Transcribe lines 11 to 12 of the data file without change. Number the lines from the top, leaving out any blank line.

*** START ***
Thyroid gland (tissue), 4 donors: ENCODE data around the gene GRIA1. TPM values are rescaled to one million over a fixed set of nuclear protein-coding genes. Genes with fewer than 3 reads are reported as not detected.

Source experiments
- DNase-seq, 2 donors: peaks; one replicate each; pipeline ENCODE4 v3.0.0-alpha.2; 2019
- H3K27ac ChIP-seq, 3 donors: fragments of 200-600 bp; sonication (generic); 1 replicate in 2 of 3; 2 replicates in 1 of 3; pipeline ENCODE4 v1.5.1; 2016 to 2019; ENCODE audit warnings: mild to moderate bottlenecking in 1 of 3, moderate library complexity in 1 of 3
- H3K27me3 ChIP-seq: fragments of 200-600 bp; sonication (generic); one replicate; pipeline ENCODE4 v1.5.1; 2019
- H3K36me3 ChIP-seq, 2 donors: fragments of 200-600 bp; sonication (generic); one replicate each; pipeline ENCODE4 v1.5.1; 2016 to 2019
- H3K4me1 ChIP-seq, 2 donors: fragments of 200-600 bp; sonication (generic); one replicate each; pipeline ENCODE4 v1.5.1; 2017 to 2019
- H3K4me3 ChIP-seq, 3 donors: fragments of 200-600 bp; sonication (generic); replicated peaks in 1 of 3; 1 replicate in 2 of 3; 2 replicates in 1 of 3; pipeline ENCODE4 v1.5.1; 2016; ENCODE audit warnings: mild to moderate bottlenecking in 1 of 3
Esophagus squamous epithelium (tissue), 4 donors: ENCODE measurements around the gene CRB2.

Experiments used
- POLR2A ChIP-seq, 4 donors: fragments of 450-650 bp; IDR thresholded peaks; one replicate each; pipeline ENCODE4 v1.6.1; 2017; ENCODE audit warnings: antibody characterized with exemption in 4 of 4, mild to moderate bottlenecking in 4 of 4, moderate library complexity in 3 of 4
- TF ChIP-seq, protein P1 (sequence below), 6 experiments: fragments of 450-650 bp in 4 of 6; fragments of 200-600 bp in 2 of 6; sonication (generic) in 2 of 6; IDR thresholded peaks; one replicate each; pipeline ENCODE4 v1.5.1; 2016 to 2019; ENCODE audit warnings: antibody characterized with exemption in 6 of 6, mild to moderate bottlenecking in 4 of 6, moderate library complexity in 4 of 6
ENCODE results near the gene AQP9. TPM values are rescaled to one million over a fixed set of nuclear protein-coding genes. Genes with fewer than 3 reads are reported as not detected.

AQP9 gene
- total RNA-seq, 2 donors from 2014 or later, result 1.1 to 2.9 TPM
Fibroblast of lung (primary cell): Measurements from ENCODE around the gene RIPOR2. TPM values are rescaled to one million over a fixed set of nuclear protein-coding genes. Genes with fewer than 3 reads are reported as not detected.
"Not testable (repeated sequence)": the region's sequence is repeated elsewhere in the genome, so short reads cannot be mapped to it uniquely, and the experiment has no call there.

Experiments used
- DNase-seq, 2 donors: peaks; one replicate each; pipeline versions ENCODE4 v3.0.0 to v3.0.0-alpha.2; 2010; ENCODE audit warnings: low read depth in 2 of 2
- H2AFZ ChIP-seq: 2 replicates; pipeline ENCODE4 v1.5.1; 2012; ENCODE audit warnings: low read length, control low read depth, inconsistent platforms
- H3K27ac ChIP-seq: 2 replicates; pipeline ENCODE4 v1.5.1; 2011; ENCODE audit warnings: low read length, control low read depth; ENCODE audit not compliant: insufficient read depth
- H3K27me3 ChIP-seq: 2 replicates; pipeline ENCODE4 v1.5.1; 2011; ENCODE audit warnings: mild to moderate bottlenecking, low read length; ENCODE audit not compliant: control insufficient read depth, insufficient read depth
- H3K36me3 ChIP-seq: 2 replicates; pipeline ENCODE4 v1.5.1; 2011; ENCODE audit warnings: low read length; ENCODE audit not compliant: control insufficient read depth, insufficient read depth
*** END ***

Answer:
- POLR2A ChIP-seq, 4 donors: fragments of 450-650 bp; IDR thresholded peaks; one replicate each; pipeline ENCODE4 v1.6.1; 2017; ENCODE audit warnings: antibody characterized with exemption in 4 of 4, mild to moderate bottlenecking in 4 of 4, moderate library complexity in 3 of 4
- TF ChIP-seq, protein P1 (sequence below), 6 experiments: fragments of 450-650 bp in 4 of 6; fragments of 200-600 bp in 2 of 6; sonication (generic) in 2 of 6; IDR thresholded peaks; one replicate each; pipeline ENCODE4 v1.5.1; 2016 to 2019; ENCODE audit warnings: antibody characterized with exemption in 6 of 6, mild to moderate bottlenecking in 4 of 6, moderate library complexity in 4 of 6